So you’ve got a pattern that calls for a certain yarn, but you’d really like to use a handspun yarn. How do you go about spinning a yarn that can be substituted for the one called for listed in the pattern? Rita answered this question in her Friday afternoon class.
When matching a yarn Rita says you should first consider the fiber. For the best results it’s a good idea to use the same type of fiber. So, if the yarn you’re trying to match is made of alpaca then use alpaca. Fibers such as alpaca are much more inelastic than wool and thus will result in a fabric that drapes differently. She also pointed out that crimp plays a key factor in how elastic a wool is. For instance, Lincoln has much less crimp than merino. I’ve been aware of this “crimp” factor for awhile but I’ve been using commercial top (mostly Ashland Bay merino) which doesn’t appear to have any crimp. Well, Rita has a great solution for figuring out crimp in commercial top. Just carefully wash a sample and let it dry. The crimp should be apparent after the sample has dried.
After discussing fiber qualities, Rita showed us how to measure yarn by counting “wraps per inch”. She first created a measuring tool by taking a flat craft stick and wrapping a 1 inch tall computer address label around the stick to mark off a one inch. She then spun some fiber into several yards of a single thread and removed this thread from her bobbin by wrapping the end around the computer label on the stick, starting at one end and counting each wrap until the label was completely covered and was not longer visible. She then taped the ends of the thread to the back and marked the number of wraps per inch on the stick. She had us do the same, aiming for 20 wraps per inch. You can see my effort in the photo on the right (click on the photo for a better view). It’s the top one. As you can see, I didn’t do such a good job of covering the first label. We also practiced wrapping some 2 ply yarn (the bottom stick).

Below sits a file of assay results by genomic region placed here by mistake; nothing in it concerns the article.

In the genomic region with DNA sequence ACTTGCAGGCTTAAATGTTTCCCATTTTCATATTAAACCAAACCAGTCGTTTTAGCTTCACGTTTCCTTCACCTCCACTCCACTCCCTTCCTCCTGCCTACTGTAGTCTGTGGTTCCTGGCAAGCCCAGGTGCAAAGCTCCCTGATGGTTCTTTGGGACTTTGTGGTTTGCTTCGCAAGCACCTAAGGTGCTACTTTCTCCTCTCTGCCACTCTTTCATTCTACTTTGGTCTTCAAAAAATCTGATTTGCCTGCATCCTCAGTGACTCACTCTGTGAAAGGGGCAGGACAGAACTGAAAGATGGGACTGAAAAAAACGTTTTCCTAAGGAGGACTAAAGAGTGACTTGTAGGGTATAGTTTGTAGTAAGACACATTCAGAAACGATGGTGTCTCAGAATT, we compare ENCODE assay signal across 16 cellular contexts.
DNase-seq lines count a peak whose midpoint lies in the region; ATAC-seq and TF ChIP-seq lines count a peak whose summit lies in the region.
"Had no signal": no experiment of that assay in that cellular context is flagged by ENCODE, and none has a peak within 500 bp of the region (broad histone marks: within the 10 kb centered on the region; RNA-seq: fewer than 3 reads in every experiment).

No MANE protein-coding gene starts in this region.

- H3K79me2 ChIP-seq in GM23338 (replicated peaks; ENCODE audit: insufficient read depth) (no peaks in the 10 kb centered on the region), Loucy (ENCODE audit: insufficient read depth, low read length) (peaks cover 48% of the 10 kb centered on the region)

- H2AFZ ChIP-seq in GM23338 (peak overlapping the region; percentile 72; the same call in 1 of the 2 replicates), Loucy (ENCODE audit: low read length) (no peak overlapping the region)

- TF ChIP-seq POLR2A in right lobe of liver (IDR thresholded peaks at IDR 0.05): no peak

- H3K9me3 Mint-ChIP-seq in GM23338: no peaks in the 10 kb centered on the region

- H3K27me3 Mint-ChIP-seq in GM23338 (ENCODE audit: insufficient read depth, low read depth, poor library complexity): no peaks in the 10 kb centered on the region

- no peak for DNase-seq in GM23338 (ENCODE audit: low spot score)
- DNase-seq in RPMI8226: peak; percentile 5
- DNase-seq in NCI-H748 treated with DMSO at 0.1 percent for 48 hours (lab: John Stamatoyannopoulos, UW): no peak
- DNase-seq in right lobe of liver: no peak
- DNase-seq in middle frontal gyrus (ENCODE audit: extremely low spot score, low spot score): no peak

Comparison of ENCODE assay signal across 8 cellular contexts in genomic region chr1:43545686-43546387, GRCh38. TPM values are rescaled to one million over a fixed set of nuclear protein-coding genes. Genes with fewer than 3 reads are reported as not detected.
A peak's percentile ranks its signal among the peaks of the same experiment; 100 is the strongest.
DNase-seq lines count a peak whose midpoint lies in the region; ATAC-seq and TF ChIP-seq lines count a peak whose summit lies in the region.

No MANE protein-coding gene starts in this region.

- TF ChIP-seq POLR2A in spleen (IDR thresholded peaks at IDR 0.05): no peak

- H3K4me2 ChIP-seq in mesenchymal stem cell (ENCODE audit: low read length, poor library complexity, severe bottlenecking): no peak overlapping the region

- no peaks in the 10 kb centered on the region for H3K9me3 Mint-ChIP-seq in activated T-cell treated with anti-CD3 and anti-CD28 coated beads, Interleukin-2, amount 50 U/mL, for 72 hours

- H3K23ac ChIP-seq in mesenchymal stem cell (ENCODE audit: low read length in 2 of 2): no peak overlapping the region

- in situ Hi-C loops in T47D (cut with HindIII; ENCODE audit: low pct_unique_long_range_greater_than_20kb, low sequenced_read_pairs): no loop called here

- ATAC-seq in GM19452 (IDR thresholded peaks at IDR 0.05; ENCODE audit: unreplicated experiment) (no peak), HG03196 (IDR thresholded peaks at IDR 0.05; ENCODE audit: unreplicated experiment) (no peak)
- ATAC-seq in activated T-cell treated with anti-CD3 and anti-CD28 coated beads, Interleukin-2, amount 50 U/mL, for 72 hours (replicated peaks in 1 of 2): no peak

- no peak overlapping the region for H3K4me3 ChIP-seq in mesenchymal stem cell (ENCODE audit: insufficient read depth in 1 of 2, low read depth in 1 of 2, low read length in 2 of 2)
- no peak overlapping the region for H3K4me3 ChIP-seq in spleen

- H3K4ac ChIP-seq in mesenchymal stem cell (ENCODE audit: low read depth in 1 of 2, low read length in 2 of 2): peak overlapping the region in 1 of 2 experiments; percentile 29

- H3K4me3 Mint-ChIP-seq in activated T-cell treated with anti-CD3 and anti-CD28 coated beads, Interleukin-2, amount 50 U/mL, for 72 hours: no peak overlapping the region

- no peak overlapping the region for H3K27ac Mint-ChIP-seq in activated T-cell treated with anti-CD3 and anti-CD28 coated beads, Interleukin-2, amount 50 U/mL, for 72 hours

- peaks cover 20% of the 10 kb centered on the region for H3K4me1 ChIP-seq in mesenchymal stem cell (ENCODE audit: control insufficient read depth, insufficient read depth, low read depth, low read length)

After finishing the WPI exercise, Rita explained that this method of measuring yarn can be used for singles and inelastic plied yarns (like alpaca) but that it’s not really all that accurate for puffy, elastic yarns. She pointed out that there’s no standard way to wrap yarns so two people can come up with different counts. As she discussed WPI, she also mentioned that gadgets such as the spinners control card are also an arbitrary way of measuring yarn since it can be difficult to determine the width of a thread by matching it to a line on a gauge. Really, there’s no one quick way to accurately measure yarn. When matching a yarn, various attributes of the yarn must be considered. Rita has several tricks to fully investigate several attributes.
To compare the thickness of two yarns Rita uses an old weaver’s trick. Take a piece of the “goal” yarn and fold it in half. Now take a piece of a plied sample and thread it through the loop so that the two yarns are connected loop to loop. Put tension on both ends and then glide your fingers over each yarn, rolling it between your fingers without looking. You should be able to feel any difference in thickness.
I tried this loop techique by putting a knot in one of the yarns and then hooking that yarn onto a knob on my wheel. I then linked the second yarn into the first and pulled tight with one hand while I felt the yarns with the other. It’s really amazing how well this works. As you can see from the photo on the left that Rita had us try this technique with several types of yarn and tape our samples to a card.
After comparing the thickness of two yarns, she had us determine whether the twist in our plied samples matched our goal yarn by holding both yarns side by side under tension. Tension helps to even out the yarns so the twist in each yarn can be easily compared to determine if one has more or less twist than the other. If the bumps created by plying line up, than each yarn has the same twist.
Next, to see if two yarns matched in elasticity, Rita cut a piece of each yarn the same length and then stretched each one, noting how far each could stretch. If both stretched to the same length then each proably had the same elasticity. To take this one step further, she advised washing and drying both samples to see if they stayed the same length.
The final and ultimate test is to spin and ply a sample long enough to knit a swatch. She showed us one of her swatches which was knit in stripes that alternated between a ” goal” yarn and a sample yarn. She mentioned that if the two yarns matched well then we shouldn’t be able to feel a noticeable difference between the stripes.
For more information on this topic, see “An Easy & Accurate Way to Compare Yarns” by Rita Buchanan in Spin-Off , Summer 1999.